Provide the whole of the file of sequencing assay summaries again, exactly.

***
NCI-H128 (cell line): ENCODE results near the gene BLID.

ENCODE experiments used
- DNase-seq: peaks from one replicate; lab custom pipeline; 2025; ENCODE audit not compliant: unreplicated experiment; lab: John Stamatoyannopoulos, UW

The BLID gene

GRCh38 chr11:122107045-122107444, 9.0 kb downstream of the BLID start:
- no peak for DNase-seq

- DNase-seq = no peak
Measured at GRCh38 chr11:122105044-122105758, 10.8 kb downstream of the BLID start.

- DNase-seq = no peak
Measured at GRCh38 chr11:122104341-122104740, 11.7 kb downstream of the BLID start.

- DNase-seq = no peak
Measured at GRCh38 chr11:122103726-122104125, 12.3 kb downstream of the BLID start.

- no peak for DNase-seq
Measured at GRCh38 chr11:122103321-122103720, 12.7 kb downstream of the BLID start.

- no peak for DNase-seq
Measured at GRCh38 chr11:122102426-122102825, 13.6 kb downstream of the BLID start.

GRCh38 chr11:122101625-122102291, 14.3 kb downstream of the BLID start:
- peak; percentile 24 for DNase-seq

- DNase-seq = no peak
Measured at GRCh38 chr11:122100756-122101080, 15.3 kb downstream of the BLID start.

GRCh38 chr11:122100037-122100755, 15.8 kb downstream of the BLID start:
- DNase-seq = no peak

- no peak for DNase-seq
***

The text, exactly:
NCI-H128 (cell line): ENCODE results near the gene BLID.

ENCODE experiments used
- DNase-seq: peaks from one replicate; lab custom pipeline; 2025; ENCODE audit not compliant: unreplicated experiment; lab: John Stamatoyannopoulos, UW

The BLID gene

GRCh38 chr11:122107045-122107444, 9.0 kb downstream of the BLID start:
- no peak for DNase-seq

- DNase-seq = no peak
Measured at GRCh38 chr11:122105044-122105758, 10.8 kb downstream of the BLID start.

- DNase-seq = no peak
Measured at GRCh38 chr11:122104341-122104740, 11.7 kb downstream of the BLID start.

- DNase-seq = no peak
Measured at GRCh38 chr11:122103726-122104125, 12.3 kb downstream of the BLID start.

- no peak for DNase-seq
Measured at GRCh38 chr11:122103321-122103720, 12.7 kb downstream of the BLID start.

- no peak for DNase-seq
Measured at GRCh38 chr11:122102426-122102825, 13.6 kb downstream of the BLID start.

GRCh38 chr11:122101625-122102291, 14.3 kb downstream of the BLID start:
- peak; percentile 24 for DNase-seq

- DNase-seq = no peak
Measured at GRCh38 chr11:122100756-122101080, 15.3 kb downstream of the BLID start.

GRCh38 chr11:122100037-122100755, 15.8 kb downstream of the BLID start:
- DNase-seq = no peak

- no peak for DNase-seq